These deliciously chewy pumpkin mochi waffles are made only using 3 ingredients! Unlike my other mochi waffle recipes, this one doesn't require you to use sweet rice flour (glutinous rice flour), so give it a try if you're looking for an alternative.
What is Tapioca Flour?
Tapioca flour (or also called tapioca starch) is a starch extracted from the storage roots of cassava plants or from potatoes. It's a fine white powder frequently used as a thickener in pies, gravies, pudding, dough, sauces and baked goods. It also imparts a chewy texture to baked goods or mochi recipes.
It’s gluten-free, contains no fat or cholesterol, and very low in sodium, and I often add just a little bit of tapioca flour in my paleo recipes to help bind the nut flours and help them develop softer, more pleasing textures. You could use arrowroot flour instead if you don’t have tapioca in hand. You can find them in the organic food sections of your grocery store.
Making mochi waffle with tapioca flour follows the same steps of making mochi waffles and is very easy. What I personally love about this recipe is that it is quick and the leftovers stay soft and chewy until the next day 🙂
Ingredients Used to Make Pumpkin Mochi Waffles / Moffles
**I've linked some of these ingredients to amazon.com to give you an idea of what they are, but you should also be able to find them in your local grocery store (usually, the natural & organic food section). They are also affiliate links, which means that I earn a commission as an Amazon Associate if you decide to purchase the items. The price will be the same for you, link or no link 🙂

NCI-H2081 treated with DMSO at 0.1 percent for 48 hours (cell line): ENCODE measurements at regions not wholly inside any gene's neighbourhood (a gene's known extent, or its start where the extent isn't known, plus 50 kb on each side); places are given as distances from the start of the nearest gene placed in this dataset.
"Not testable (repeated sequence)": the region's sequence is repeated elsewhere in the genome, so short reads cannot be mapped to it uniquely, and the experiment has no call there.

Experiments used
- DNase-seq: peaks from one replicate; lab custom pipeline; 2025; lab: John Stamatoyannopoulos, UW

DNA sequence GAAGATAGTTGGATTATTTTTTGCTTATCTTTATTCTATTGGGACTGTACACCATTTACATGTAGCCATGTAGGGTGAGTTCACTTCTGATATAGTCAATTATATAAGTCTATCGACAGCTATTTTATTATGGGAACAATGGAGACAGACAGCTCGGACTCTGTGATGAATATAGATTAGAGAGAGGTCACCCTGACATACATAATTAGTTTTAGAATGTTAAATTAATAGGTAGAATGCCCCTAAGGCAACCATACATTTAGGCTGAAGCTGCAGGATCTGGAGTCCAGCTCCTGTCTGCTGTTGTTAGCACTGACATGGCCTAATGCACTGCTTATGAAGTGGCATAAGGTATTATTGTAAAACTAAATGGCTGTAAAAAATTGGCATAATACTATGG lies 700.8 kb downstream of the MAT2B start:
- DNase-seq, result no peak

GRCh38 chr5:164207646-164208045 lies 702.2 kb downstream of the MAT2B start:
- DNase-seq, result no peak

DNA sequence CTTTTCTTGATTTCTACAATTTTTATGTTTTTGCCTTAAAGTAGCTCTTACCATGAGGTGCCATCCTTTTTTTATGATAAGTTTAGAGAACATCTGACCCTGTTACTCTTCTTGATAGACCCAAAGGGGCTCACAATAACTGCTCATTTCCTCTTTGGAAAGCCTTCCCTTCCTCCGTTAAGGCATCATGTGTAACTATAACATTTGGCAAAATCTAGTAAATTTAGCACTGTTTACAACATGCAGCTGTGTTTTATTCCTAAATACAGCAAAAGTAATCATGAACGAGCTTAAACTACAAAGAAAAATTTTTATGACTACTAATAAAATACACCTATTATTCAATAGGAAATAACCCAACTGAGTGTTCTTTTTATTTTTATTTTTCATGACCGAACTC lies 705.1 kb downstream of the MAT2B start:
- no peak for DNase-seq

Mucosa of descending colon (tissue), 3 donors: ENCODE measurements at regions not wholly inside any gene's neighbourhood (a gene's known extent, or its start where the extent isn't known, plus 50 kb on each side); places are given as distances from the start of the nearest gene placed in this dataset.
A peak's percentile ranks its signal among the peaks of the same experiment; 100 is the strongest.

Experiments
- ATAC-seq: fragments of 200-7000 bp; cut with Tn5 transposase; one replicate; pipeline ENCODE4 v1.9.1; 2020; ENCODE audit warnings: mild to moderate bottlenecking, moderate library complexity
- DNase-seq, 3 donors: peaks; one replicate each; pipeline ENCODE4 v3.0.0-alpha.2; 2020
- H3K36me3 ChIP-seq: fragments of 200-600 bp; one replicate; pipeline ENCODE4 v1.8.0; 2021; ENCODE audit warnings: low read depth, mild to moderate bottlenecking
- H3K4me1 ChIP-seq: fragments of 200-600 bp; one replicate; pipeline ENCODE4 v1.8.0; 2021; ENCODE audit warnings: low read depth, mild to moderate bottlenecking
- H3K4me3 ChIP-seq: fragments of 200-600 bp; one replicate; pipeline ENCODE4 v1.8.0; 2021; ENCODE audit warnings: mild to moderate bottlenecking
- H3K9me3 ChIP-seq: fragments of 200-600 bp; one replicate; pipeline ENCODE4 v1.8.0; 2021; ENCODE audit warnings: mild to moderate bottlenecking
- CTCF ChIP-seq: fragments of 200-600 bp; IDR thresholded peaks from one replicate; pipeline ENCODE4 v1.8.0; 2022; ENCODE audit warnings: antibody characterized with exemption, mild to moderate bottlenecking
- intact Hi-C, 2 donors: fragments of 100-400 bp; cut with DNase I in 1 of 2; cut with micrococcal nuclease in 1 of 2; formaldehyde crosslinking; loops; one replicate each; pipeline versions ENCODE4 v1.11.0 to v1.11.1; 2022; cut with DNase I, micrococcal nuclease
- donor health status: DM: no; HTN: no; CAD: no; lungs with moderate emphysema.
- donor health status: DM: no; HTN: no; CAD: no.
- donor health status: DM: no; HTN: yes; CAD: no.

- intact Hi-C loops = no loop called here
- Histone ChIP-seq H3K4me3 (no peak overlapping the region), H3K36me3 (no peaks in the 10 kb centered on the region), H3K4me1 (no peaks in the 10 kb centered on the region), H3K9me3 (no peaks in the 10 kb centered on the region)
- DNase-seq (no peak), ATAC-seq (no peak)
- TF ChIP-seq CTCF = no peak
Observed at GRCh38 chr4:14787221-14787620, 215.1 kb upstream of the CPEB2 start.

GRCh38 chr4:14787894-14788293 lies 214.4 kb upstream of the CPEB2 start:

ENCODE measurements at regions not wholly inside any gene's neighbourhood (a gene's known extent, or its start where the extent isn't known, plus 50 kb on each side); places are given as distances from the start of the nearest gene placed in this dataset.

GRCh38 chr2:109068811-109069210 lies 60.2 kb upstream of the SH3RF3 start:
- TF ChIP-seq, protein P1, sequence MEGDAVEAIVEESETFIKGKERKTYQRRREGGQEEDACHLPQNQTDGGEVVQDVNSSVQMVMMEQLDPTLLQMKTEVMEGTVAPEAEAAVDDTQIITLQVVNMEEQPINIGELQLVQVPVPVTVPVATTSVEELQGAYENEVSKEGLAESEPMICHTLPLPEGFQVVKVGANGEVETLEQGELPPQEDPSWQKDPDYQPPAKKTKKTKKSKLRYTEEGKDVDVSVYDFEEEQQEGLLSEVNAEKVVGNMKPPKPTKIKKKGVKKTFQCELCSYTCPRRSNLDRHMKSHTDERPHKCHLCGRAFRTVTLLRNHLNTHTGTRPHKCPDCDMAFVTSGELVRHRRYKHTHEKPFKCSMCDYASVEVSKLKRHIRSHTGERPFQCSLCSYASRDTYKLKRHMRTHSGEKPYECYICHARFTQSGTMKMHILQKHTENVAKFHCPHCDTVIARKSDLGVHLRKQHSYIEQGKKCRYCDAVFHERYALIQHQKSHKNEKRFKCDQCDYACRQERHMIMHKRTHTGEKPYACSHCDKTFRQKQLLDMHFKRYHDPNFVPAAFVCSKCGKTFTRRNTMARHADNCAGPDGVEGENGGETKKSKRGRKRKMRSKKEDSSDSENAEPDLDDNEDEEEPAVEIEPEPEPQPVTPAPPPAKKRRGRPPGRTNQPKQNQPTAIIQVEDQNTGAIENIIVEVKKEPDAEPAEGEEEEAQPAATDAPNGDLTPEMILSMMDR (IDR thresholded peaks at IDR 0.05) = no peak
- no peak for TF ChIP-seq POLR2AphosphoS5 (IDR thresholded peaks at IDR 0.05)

Pumpkin puree - I used canned pumpkin puree, which you can find in the baking aisle.
Sugar – You can use any granulated sugar of your choice, but I like using honey powder because it can be used just like sugar and easier to measure out. You can also use coconut, date and maple sugars which are healthier alternatives to white processed sugar, but keep in mind it could make the cookies slightly darker. For the lower carb, lower calorie option, you can use a sugar-free substitute such as monk fruit sweetener or, stevia powder (but you'll have to convert the amount of stevia according to package directions).
More Pumpkin Recipes
How to Make
How to Make Pumpkin Mochi Waffles / Moffles
Mix pumpkin puree, honey powder and tapioca flour.
Press the dough onto a lightly oiled waffle maker and cook until slightly browned and crispy. For mini waffles, divide the dough into smaller portions and spread them out in the waffle maker so that they don’t touch.
Carefully remove the cooked waffles and for the best texture, let cool before enjoying since that helps the moffles become extra chewy.
Recipe Variations and Optional Add Ins:
- You can add different flavorings to the mochi dough before cooking. For example, you can add either a teaspoon of cinnamon, pumpkin pie spice or Cardamom Powder. You can also use 1 Tbsp of liquid sweetener such as honey or maple syrup instead of honey powder.
How to Store Pumpkin Mochi Waffles / Moffles
- The mochi waffles can be kept covered at room temperature for up to 24 hours. For longer storage, I would freeze the waffles in a plastic freezer bag or an airtight container, then microwave 30-40 seconds when ready to eat.
- I do not recommend storing these waffles in the fridge since mochi usually tend to develop a weird waxy, hard texture when stored in the fridge. So eat within a day or freeze for best results.
More Mochi Waffle Recipes You'll Love
Easy 3 Ingredient Pumpkin Mochi Waffle (aka Moffle )
- Mix all ingredients and knead until well combined and smooth (about 1 minute).
- Press the dough onto a lightly oiled waffle maker and cook until slightly browned and crispy. For mini waffles, divide the dough into smaller portions and spread them out in the waffle maker so that they don’t touch.
- Carefully remove the cooked waffles and for the best texture, let cool before enjoying since that helps the moffles become extra chewy.
- Drizzle with more maple syrup, or my pecan pie butter. Enjoy!